And arguing that other people should look and age the way you want them to is not going to spare little girls the social pressures that lead to plastic surgery. It is, however, going to show them a woman—usually a capable, successfully one—once again being judged on the basis of her physical appearance.
So, if you want women in Hollywood to stop getting plastic surgery, maybe you should just stop saying negative things about their appearance, period.
On that topic: it also isn’t your face. It’s hers. Her face is not your bitch. Call me a boring old believer in bodily autonomy, but I think a person’s face is theirs to do with as they please. If cosmetic surgery makes someone feel better about him or herself, it is no one else’s duty to tell them that it shouldn’t. If slicing up their bodies and spending hours a day at the gym also doesn’t appeal to them, catty comments about their aging process will not slow your own.
I understand, of course, that to some degree the demand for attractive young actresses is just plain biological: we’d rather look at pretty people. That will never change. Marilyn Monroe was a hell of a performer, but would she have become Marilyn Monroe without the aid of cosmetic surgery? There are leading ladies in Hollywood who are one hairline adjustment away from being uncastable.
The men aren’t spared, either.
The night of the Oscars, I read a press release for the previous year’s Razzies. It described Adam Sandler as an “aging, schlubby comic.” The man had just made Jack & Jill. It has a 3 percent on Rotten Tomatoes and a perfect zero among top critics. I felt personally demeaned by the trailer. But the worst things the meanest award committee in Hollywood could say about the film was that it starred a man who is unattractive and subject to natural law. Why is that what they felt most comfortable commenting on? Again, it’s easy applause.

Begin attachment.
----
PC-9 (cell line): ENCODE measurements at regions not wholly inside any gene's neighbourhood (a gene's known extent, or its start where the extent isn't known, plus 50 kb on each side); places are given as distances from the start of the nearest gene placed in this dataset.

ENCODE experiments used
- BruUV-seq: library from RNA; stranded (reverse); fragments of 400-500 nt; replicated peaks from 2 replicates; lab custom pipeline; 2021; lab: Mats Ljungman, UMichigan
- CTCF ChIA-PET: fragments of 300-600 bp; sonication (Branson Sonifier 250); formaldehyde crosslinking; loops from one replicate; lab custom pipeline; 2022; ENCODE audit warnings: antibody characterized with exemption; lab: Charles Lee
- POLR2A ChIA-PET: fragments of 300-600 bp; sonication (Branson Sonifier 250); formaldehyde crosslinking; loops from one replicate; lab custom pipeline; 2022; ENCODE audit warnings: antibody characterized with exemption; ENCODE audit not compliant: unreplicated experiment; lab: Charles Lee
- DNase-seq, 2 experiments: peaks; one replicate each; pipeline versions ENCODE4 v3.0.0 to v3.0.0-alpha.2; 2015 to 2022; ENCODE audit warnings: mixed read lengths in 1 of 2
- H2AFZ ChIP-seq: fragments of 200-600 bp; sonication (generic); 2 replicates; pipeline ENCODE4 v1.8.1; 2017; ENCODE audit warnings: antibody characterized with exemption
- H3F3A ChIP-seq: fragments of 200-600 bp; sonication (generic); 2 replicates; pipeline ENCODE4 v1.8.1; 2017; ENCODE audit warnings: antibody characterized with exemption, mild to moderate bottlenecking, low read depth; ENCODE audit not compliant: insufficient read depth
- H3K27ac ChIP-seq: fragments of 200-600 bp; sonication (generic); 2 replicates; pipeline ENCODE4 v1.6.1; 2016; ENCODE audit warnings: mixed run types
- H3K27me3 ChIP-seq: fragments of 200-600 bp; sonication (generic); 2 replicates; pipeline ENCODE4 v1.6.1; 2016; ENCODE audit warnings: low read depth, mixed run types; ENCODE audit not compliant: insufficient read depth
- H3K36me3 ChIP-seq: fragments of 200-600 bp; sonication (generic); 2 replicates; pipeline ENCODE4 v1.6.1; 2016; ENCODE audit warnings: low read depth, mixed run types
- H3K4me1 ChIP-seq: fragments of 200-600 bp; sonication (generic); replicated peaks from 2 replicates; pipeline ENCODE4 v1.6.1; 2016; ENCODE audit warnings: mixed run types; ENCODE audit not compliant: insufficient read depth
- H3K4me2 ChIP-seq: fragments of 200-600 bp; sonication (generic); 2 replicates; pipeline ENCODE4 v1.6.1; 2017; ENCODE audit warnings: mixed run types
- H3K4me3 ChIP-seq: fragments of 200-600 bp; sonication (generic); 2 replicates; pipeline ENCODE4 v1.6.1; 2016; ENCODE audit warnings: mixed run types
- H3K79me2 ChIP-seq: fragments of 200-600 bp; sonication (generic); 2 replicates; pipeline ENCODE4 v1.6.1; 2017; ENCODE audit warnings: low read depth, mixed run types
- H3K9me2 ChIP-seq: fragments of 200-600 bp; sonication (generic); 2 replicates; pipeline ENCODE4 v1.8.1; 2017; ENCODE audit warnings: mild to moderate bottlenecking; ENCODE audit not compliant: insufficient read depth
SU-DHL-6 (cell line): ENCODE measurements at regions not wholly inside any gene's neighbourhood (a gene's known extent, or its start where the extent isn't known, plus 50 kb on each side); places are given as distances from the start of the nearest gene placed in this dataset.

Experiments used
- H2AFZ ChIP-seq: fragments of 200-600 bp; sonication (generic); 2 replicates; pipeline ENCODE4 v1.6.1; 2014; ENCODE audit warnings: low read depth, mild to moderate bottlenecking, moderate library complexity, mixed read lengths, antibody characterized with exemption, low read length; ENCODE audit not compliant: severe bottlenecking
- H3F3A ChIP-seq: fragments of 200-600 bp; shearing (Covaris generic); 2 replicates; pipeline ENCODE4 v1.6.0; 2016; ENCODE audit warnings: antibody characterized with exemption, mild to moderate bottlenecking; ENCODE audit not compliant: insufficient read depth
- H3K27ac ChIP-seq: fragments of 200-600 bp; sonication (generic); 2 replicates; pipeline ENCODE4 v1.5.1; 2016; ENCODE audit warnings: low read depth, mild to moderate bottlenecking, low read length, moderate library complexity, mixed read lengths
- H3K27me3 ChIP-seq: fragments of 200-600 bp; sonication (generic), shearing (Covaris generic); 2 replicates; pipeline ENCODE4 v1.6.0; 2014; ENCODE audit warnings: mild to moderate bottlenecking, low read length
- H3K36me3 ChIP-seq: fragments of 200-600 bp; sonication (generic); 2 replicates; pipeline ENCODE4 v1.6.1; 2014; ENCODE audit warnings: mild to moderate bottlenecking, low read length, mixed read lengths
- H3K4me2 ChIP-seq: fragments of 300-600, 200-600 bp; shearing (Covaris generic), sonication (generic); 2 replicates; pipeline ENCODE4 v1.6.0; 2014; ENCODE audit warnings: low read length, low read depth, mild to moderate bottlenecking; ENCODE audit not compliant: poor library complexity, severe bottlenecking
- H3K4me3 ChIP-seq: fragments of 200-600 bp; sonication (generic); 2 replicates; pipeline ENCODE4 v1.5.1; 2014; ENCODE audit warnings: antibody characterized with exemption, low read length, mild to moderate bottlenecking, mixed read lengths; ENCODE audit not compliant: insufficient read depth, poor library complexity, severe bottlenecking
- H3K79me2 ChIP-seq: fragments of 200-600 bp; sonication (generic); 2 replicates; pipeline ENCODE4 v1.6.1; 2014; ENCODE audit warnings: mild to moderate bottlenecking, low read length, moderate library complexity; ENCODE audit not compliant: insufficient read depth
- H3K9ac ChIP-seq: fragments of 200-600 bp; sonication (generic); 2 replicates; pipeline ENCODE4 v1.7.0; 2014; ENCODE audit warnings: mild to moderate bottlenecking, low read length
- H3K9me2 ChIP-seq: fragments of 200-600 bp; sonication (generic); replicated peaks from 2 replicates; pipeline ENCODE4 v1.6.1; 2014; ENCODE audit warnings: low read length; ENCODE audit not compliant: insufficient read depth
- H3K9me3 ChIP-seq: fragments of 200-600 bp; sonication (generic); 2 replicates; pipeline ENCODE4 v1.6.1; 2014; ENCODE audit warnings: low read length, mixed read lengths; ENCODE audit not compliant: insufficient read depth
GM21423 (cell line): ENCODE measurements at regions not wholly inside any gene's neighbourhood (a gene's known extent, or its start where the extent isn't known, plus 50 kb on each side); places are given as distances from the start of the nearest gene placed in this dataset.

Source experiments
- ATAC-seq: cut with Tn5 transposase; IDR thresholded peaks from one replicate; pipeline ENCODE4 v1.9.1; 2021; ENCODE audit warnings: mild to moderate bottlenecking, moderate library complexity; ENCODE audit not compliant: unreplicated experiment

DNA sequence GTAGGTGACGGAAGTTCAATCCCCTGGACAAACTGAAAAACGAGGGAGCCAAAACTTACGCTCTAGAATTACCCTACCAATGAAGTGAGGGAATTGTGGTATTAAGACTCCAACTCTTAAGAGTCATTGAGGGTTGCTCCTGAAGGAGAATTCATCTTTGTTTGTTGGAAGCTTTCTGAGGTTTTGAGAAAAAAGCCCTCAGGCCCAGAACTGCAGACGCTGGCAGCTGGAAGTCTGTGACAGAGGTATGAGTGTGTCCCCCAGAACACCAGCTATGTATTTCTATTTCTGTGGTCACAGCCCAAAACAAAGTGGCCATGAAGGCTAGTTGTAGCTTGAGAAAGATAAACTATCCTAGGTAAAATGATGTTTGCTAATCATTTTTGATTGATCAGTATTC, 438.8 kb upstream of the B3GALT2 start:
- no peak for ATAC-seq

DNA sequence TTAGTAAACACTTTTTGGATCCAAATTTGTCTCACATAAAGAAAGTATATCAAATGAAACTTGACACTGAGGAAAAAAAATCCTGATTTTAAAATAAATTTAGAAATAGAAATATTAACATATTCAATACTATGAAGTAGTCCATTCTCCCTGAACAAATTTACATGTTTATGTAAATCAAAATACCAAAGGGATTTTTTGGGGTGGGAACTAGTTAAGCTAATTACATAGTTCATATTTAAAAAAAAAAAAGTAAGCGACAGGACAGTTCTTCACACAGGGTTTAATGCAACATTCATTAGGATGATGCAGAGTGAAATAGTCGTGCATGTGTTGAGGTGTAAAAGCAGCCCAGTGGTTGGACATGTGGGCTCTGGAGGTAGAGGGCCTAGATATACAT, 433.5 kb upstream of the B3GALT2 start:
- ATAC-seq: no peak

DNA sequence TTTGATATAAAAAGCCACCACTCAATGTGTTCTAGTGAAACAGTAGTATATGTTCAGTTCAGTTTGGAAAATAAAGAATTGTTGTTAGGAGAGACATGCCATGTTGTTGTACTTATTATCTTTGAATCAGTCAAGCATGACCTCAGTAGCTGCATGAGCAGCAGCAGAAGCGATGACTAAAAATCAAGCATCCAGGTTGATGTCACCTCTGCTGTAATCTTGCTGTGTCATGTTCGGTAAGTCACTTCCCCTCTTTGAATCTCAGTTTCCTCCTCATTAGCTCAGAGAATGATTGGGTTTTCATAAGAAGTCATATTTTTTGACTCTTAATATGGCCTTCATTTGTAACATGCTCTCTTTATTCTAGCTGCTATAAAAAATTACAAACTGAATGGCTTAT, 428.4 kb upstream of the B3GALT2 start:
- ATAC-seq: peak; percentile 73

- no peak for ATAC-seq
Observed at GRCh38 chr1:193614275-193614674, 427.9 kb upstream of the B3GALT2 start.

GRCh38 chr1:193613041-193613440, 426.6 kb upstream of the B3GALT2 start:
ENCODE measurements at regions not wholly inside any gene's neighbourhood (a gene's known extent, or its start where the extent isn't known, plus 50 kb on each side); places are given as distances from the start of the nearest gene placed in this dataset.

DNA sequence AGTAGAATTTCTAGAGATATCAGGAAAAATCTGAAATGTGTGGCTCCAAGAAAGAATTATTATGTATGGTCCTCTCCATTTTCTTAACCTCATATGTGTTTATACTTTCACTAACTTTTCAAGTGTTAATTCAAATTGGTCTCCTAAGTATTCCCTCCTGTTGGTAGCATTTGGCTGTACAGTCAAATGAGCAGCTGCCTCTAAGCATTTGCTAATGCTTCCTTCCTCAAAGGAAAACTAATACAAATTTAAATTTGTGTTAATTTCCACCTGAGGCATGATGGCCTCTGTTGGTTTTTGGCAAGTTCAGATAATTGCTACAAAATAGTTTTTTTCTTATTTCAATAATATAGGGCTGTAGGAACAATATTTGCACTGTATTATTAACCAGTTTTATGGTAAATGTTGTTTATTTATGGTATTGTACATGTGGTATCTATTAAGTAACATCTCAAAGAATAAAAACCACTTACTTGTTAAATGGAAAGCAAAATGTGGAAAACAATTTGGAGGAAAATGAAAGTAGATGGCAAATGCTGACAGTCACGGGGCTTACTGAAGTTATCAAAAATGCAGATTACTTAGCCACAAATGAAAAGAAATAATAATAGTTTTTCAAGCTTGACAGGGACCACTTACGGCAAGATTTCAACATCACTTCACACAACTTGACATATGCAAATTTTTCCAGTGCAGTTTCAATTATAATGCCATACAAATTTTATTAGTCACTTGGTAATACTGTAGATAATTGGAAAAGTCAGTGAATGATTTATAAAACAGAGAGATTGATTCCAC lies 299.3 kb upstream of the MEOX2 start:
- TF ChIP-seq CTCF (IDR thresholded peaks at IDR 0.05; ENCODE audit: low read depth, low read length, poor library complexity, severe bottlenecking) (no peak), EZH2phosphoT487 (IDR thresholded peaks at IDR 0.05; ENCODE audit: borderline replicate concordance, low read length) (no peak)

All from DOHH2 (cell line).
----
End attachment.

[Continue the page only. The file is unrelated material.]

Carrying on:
So, at this point, I tink it’s safe to say that nature is not dictating our standards of beauty. Our own childish insecurities are. And we have to stop using our voices to reinforce this insane, unnatural standard of beauty that has developed. Have you seen this? Someone gave somebody else a collection of photos of one of the most beautiful women in the world and said, “Fix everything.” Surgeons in West Hollywood and Beverly Hills get that same request every single day.
And they have for decades. Figure artist and historian Jim Silke is one of the world’s most prominent admirers of Bettie Page. He once observed that, “If Hollywood…had not rejected Bettie Page because of her Southern accent, it would have because of her lazy right eye, too thin upper lip and too defined rib cage.”
He’s right. Bettie Page, one of the greatest sex symbols of the 20th century, rose from obscurity to superstardom based solely on the power of her image on film, but she didn’t have the rib cage for Hollywood. Hollywood was looking for a very particular type: Kim Novak. Studios became infamous in the ’50s for turning away any girl who could not be made to look like Kim Novak, circa 1955.
How was this ideal attained?
Cohn put Novak on a stringent diet, all the while calling her ‘that fat Polack’ (Novak’s background is Czech) behind her back. She followed an exercise regime. She was assigned a make-up artist. Her teeth were capped. Her hair was dyed blonde, then rinsed to make it gleam lavender in the light.
Before the 2014 Academy Awards, Novak, now universally admired as an exceptionally gifted actress, fasted for three days.
These days, that isn’t enough. Things are getting worse and it isn’t biology that’s driving it.
This article originally featured on The Good Men Project and was reposted with permission. Larry Womack is the founder of 1450 Media. Prior to that, he was a news editor for The Huffington Post and Executive Editor of RawStory.com.
Photo via Sharon Graphics/Flickr (CC BY 2.0)